Last January, the Associated Press published a fascinating and thorough feature story about a $300 million deal awarded by the Iraqi Defense Ministry to a consortium that included Robert Irey and his brother William Irey. The Irey brothers had joined up with a shadowy arms dealer named Dale Stoffel, whose Iraqi patron was none other than Ahmed Chalabi — the former exile leader and alleged conman who provided deceptive intelligence about Saddam Hussein’s “weapons of mass destruction,” and who has remained a favorite of Pentagon neoconservatives despite his checkered history. With Chalabi’s support, Stoffel and the Ireys won a bid to rebuild military equipment for the Iraqi armed forces and market military scrap metal from all over the war-ravaged country.
Clever as Stoffel’s scheme may have been, it ended very badly. He soon became embroiled in bitter financial disputes with the Iraqi Defense Ministry, which he accused of corruption. In December 2004, not long after Stoffel started making official complaints to Washington, unknown assailants murdered him and an American associate in a mysterious drive-by shooting near Baghdad.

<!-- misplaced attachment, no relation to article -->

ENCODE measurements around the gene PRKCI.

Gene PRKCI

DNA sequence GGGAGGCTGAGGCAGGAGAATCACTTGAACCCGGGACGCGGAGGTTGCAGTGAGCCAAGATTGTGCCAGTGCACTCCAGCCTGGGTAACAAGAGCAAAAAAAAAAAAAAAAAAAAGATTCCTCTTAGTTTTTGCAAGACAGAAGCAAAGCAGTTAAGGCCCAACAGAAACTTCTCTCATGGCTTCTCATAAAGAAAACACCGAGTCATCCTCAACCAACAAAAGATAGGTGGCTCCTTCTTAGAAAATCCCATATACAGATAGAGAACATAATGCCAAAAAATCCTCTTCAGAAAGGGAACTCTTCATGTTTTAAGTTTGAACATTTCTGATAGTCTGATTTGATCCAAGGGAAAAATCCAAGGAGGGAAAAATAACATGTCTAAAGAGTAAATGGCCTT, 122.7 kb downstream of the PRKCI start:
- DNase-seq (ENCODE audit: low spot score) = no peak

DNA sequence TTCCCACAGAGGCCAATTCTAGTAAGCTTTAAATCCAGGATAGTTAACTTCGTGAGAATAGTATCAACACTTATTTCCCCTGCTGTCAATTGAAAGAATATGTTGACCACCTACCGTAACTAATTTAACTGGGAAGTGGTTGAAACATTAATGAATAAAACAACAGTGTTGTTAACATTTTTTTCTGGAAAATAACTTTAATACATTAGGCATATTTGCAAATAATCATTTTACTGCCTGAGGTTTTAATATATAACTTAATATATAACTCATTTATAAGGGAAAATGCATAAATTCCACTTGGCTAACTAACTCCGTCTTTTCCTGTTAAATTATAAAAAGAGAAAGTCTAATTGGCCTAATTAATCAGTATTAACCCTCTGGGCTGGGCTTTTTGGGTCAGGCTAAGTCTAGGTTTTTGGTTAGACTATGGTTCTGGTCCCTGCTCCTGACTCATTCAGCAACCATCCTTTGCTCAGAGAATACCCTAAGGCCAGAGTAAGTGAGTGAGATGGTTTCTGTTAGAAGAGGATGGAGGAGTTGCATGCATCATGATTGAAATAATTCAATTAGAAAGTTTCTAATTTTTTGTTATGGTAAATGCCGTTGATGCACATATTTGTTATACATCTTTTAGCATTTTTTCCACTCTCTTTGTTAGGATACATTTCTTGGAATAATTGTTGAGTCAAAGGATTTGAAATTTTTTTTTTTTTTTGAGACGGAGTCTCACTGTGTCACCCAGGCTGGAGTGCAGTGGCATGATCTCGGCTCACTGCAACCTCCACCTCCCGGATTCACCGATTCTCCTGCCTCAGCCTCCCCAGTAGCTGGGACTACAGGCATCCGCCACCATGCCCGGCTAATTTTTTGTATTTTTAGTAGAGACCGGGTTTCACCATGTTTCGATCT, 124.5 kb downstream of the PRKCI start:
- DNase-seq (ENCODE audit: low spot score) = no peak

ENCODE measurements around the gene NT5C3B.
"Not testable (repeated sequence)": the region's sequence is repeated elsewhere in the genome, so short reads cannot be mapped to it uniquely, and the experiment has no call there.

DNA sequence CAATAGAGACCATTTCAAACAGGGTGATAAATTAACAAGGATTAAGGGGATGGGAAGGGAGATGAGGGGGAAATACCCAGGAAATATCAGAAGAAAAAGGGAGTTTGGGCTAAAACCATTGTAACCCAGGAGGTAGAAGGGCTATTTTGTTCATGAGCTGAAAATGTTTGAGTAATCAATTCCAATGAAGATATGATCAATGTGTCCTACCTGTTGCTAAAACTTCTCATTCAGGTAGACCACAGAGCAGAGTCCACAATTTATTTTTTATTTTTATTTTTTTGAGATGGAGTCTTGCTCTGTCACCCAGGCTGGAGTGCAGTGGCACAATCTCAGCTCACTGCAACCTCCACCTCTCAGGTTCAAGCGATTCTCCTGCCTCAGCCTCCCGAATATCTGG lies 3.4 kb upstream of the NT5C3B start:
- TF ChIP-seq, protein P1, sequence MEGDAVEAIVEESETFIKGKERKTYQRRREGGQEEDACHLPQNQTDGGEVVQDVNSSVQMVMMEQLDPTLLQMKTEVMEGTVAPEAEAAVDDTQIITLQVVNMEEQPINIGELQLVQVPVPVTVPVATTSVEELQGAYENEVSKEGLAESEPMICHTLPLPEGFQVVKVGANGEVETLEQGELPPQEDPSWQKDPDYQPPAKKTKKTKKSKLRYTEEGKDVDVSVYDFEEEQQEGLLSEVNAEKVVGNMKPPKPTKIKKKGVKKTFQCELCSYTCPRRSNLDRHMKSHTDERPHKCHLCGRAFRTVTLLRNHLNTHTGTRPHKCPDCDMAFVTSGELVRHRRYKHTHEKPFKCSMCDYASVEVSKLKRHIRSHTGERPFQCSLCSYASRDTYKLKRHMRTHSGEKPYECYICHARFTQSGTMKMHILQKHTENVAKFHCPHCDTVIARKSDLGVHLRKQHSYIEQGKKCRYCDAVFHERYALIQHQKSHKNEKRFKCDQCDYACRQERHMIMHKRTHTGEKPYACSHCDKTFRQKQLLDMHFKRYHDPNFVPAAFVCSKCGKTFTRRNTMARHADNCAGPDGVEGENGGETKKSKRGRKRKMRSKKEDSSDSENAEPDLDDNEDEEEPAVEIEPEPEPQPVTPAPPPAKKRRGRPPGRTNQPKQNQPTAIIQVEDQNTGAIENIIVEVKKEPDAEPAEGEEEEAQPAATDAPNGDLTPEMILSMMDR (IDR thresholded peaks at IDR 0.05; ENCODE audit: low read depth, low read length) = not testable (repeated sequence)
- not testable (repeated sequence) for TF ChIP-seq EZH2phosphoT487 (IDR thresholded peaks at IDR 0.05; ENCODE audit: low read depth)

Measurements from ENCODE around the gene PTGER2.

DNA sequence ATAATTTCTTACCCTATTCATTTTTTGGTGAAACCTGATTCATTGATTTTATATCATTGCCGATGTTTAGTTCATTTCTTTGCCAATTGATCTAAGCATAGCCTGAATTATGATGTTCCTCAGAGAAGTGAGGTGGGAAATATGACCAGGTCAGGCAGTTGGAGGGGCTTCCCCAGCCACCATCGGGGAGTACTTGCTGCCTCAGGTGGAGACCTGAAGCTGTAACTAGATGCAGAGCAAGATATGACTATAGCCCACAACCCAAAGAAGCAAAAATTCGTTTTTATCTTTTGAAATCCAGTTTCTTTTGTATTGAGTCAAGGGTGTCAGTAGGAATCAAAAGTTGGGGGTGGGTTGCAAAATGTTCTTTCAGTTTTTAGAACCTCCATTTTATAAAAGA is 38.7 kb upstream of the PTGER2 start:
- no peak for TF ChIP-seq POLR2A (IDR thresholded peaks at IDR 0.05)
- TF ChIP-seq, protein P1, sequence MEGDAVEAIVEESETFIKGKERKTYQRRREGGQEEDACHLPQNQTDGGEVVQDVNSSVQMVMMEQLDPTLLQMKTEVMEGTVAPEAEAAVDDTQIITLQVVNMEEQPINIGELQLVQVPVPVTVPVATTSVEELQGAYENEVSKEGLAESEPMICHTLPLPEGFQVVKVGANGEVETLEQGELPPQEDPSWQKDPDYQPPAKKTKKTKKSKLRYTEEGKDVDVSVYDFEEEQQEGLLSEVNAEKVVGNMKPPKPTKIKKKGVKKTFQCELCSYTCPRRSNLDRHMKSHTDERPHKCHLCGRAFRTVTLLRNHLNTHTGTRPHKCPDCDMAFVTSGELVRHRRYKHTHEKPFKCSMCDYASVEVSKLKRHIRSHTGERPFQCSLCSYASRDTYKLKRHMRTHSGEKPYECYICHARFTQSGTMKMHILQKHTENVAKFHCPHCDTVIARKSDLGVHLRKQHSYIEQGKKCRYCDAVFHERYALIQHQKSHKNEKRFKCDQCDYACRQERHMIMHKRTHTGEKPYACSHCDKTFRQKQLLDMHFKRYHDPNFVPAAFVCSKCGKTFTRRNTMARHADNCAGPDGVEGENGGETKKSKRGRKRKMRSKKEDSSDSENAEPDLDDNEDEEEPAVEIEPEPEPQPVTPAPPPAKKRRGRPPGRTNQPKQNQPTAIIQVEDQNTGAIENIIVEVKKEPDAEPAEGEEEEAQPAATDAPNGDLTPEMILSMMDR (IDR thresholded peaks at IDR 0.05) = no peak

Explaining her husband’s involvement in this bloody mess could prove difficult for Irey. According to the AP, the huge deal won by her husband’s consortium was obtained by hiring the same “powerful Washington lobbyists” who had represented Chalabi in his quest for American money and support.
So , you see, continuing the war in Iraq isn’t just about the War on Terror and bringing democracy to Iraq. It’s also about new granite counter-tops and a pair of Ferragamo stilettos that are to die for.